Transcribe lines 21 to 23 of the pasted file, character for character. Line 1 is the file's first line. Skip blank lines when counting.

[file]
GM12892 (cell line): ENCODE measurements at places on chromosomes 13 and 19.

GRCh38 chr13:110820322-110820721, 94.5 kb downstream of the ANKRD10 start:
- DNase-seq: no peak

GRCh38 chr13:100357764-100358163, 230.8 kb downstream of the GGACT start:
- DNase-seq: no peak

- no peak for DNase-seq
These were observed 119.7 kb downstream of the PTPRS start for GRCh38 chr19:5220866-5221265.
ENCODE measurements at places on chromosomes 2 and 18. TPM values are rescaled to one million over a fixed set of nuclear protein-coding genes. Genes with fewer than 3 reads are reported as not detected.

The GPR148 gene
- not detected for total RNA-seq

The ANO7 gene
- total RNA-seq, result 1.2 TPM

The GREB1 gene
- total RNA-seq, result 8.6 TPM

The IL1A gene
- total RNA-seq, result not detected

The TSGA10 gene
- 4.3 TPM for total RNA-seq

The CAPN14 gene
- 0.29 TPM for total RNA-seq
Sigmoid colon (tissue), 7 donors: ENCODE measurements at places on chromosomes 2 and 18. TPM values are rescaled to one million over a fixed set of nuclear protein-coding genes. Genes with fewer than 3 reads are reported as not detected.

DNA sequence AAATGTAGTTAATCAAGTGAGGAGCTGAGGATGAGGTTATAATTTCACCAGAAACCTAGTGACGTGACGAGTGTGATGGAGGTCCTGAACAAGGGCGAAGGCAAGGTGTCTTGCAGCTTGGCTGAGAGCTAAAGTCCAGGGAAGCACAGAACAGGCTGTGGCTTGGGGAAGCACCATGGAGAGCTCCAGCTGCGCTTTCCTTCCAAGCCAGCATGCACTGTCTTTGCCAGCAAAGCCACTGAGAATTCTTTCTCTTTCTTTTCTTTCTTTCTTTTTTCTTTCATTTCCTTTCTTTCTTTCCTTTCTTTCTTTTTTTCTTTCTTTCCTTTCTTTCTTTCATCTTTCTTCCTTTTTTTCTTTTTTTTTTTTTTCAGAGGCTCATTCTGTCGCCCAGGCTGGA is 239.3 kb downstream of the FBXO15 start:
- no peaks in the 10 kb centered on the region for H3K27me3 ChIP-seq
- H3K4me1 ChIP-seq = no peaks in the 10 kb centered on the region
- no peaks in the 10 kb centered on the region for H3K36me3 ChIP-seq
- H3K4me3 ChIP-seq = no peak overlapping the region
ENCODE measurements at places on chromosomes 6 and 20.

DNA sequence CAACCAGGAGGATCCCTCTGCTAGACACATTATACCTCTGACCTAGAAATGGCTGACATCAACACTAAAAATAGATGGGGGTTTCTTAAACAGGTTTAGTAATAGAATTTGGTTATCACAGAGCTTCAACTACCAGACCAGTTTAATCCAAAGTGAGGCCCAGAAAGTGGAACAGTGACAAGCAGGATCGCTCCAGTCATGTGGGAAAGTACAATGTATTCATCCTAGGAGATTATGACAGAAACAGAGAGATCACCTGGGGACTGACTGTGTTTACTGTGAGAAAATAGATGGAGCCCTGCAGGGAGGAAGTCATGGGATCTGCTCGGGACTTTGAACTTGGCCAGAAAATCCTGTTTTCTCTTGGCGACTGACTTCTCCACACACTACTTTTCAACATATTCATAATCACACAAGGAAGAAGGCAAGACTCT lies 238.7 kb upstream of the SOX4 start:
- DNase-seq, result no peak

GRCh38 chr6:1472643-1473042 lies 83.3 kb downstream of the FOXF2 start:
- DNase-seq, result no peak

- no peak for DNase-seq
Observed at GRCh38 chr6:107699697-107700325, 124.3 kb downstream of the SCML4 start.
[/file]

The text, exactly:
Sigmoid colon (tissue), 7 donors: ENCODE measurements at places on chromosomes 2 and 18. TPM values are rescaled to one million over a fixed set of nuclear protein-coding genes. Genes with fewer than 3 reads are reported as not detected.

DNA sequence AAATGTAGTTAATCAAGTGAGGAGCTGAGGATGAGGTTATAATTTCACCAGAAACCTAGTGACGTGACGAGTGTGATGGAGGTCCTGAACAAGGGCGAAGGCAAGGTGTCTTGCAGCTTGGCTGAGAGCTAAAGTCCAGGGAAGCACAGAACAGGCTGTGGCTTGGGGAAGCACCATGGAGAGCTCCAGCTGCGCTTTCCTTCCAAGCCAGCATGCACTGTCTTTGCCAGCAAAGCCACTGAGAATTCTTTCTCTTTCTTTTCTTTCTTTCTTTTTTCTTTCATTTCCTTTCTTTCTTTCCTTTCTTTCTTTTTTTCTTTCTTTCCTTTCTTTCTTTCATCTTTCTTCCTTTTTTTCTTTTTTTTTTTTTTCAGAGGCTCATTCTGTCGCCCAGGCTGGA is 239.3 kb downstream of the FBXO15 start:
- no peaks in the 10 kb centered on the region for H3K27me3 ChIP-seq